The primary incarnation of this approach began in 1974 when the U.S. Air Force started development of the first of a series of Navstar satellites, the ground control system, and various types of military user equipment.
In February 1978, the first Block I developmental Navstar/GPS satellite launched, with three more Navstar satellites launched by the end of 1978. More than 700 tests were conducted between 1977 and 1979, in which Aerospace engineers helped confirm the accuracy of the integrated space/control/user system. Additional GPS Block I demonstration satellites were launched in the early 1980s.
Importance Of GPS In National Security
In 1983, President Ronald Reagan authorized the use of Navstar (or GPS as it became known) by civilian commercial airlines in an attempt to improve navigation and safety for air travel. The authorization to provide free access to GPS data to industries outside the U.S. military became the first step towards authorized civilian usage. By 1989, commercially available hand-held GPS units hit the market, including the Magellan Corporation’s Magellan NAV 1000, which weighed 1.5 pounds, offered only a few hours of battery life, and cost $3,000.
GPS technology continued to improve through the 1980s and 1990s. The production and development phase began in 1985 and the first operational GPS Block II satellite was launched on a Delta II rocket in 1989.
Concern also grew within the government that U.S. adversaries could utilize the GPS system, and its information, against the U.S. In response, the Defense Department decided to adjust the system to be less accurate in non-military applications (known as “selective availability”) in order to deter any usage by enemies.
Proliferation And Wider Adoption of GPS
As GPS coverage continued to expand to full operational capabilities, so did its reach into the lives of civilians. GPS technology appeared for the first time in a cellphone in 1999 when Benefon released Benefon Esc!, a GPS-equipped phone that would lead the way for more. GPS technology also began to show up in automobiles.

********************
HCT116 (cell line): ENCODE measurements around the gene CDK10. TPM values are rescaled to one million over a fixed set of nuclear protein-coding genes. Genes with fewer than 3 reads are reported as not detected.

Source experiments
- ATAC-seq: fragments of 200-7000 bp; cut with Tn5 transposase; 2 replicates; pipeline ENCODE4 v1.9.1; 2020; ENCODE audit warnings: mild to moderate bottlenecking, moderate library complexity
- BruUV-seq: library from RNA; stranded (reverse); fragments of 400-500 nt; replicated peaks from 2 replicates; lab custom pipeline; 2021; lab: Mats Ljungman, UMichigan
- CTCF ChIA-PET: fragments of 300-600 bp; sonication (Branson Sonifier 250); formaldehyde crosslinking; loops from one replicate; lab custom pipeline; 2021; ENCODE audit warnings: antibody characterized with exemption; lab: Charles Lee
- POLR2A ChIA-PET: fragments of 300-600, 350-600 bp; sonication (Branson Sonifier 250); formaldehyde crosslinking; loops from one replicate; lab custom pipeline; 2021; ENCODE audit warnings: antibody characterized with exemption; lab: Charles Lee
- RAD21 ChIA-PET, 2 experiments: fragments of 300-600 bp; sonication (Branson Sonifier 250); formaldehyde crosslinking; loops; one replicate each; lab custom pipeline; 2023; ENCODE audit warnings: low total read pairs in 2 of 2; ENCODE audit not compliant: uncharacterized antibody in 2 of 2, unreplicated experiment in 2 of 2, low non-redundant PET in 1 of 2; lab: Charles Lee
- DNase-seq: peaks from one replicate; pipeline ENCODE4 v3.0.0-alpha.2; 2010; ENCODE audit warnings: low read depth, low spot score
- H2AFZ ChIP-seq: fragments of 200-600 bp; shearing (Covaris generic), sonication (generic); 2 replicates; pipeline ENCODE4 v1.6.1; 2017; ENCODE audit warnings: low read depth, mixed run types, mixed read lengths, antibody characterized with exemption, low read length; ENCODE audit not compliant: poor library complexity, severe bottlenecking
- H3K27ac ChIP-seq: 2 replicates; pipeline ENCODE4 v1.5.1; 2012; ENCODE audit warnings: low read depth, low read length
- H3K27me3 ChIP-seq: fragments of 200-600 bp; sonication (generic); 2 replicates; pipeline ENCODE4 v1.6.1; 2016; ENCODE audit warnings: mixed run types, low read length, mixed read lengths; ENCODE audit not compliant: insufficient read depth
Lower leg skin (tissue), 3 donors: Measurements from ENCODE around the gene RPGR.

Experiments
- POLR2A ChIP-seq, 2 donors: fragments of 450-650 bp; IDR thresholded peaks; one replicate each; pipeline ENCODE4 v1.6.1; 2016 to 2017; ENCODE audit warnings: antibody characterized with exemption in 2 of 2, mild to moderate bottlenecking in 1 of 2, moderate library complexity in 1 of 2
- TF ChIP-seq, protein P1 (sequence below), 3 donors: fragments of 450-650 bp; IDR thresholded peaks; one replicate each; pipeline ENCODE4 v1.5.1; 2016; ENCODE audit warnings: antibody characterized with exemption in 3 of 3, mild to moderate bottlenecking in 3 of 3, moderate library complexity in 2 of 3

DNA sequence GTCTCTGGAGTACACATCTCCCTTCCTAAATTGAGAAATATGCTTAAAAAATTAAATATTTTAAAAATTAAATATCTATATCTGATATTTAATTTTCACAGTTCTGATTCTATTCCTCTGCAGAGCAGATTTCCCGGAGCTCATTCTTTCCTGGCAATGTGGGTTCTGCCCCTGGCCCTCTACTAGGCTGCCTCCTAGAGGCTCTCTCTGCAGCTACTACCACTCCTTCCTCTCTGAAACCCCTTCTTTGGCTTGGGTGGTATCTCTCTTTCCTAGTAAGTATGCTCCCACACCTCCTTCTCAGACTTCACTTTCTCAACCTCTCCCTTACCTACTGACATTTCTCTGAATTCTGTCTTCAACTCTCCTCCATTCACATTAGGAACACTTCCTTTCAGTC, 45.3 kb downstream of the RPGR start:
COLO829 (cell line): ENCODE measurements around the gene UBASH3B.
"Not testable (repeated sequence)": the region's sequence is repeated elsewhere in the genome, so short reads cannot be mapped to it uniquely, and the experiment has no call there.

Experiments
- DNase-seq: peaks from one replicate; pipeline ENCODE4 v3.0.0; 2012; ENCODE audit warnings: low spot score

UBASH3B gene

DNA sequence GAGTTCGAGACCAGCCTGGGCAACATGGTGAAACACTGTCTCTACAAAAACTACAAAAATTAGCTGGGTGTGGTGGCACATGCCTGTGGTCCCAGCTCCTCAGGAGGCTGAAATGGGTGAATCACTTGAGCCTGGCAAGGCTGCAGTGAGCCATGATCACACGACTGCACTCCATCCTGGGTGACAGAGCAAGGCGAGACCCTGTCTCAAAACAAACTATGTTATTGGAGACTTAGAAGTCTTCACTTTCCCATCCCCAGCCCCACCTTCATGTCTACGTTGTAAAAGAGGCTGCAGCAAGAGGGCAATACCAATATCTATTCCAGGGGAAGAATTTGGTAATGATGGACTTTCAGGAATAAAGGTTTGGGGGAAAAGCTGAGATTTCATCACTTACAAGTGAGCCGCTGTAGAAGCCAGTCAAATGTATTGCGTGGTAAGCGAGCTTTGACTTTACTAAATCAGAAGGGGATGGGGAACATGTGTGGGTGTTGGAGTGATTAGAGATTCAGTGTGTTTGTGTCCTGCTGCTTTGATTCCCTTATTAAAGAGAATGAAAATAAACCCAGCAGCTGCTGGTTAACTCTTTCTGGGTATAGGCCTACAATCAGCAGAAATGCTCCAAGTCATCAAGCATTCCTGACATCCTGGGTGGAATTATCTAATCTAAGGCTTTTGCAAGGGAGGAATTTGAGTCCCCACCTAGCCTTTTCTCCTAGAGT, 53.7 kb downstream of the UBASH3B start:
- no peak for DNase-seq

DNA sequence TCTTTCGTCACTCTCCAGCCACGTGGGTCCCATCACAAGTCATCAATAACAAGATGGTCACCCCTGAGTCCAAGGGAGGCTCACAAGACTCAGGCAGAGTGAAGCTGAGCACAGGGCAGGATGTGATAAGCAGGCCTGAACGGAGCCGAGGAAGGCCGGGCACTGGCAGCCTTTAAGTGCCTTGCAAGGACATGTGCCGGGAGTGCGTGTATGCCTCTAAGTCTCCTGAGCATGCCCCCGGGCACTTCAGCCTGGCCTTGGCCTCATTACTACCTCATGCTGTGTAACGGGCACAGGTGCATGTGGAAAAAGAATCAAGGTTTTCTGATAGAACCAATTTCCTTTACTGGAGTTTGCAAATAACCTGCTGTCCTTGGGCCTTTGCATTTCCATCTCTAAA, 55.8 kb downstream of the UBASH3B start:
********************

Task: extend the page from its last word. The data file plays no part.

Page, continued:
In 2000, the government approved plans to add three additional GPS signals for non-military use. More importantly, the US government ended the “selective availability” program that decreased the accuracy achievable by civilian GPS users. As a result of this decision GPS signals instantly became 10 times more accurate for civilians overnight.
The price of GPS receiver and processing chips also dropped from roughly $3000 to $1.50. The increase in accuracy coupled with the decrease in cost led to exponential growth in GPS usage for in-car navigation, location-based services, personal technology and usage in shipping, sailing and other industries.
The New GPS
By 2000, it was recognized that the system needed to be modernized to meet rapidly expanding military and civilian applications. A strategy to add new signals to satellites not yet launched was developed, while meeting the full modernized requirements would take a new program, designated GPS III.
By 2005, the Block II satellites included five different configurations with different capabilities: original II's, IIA's, IIR's were already on orbit; the eight modernized IIR-M's began to be launched, and 12 modernized IIF’s were in full development. The first modernized IIF was launched in 2010, with the remainder launched by 2017.
At the same time, the GPS III program began its DoD approval path, leading to satellite contract award in 2008, and ground system contract award in 2010. The first GPS III satellite was launched on a SpaceX Falcon 9 in 2018, followed by the second satellite launched on a ULA Delta IV in 2019 and the third and fourth GPS III satellites launched on Falcon 9 rockets in 2020. The remaining six satellites are scheduled to be launched by 2023.
To complete a full constellation of modernized GPS satellites, the GPS III Follow-on (GPS IIIF) satellites are currently in development.
The impact of space-based navigation technology on our world continues. It’s also not just the direct PNT data, but it’s the integration of that data with other data that makes it so valuable for maps, weather and synchronized/crowd-sourced data. Reports estimate that since the 1980s, GPS satellites have helped generate nearly $1.4 trillion in economic benefits. PNT timing is crucial for running our data networks and financial systems. We use it for the scientific study of earthquakes, volcanos, and the movement of the tectonic plates. Space-based navigation is used to aid construction and optimize farming, including the application of water and pesticides. A 2019 study estimated that between 2007 and 2017, GPS-enabled location-based services such as guidance apps helped American consumers save 52 billion gallons of fuel and drive over one trillion fewer vehicle-miles.
That includes finding you the best route to that new restaurant.